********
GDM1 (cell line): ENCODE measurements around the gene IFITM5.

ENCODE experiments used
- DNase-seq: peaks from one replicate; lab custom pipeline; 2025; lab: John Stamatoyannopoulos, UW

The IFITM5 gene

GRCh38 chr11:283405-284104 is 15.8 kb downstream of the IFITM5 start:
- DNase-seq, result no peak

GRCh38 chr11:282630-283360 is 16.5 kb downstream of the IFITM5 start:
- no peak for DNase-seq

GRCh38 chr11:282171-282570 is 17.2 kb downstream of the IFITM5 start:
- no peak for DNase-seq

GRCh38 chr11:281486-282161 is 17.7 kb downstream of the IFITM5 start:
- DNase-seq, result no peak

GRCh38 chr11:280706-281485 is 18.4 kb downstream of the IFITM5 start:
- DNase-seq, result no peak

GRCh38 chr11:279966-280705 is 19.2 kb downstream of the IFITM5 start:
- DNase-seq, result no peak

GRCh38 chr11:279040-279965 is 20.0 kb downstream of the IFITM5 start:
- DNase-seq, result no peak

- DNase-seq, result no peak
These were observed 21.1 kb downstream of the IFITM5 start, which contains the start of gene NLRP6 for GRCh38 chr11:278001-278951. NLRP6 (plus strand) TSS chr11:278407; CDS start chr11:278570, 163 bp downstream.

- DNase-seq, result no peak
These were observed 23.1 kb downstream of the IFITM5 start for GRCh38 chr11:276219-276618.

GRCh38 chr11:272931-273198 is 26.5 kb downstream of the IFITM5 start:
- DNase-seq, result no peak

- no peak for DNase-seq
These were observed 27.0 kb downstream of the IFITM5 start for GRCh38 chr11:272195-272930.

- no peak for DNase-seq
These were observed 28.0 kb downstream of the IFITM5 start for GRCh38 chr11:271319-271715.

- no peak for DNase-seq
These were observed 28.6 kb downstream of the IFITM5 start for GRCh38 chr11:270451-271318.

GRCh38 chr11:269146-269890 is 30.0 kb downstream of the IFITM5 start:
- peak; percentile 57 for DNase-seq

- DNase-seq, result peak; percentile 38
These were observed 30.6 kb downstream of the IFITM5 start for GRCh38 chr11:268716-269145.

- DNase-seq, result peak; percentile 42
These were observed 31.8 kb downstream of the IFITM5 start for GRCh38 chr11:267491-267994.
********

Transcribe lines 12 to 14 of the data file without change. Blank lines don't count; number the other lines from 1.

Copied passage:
- DNase-seq, result no peak

GRCh38 chr11:280706-281485 is 18.4 kb downstream of the IFITM5 start:
- DNase-seq, result no peak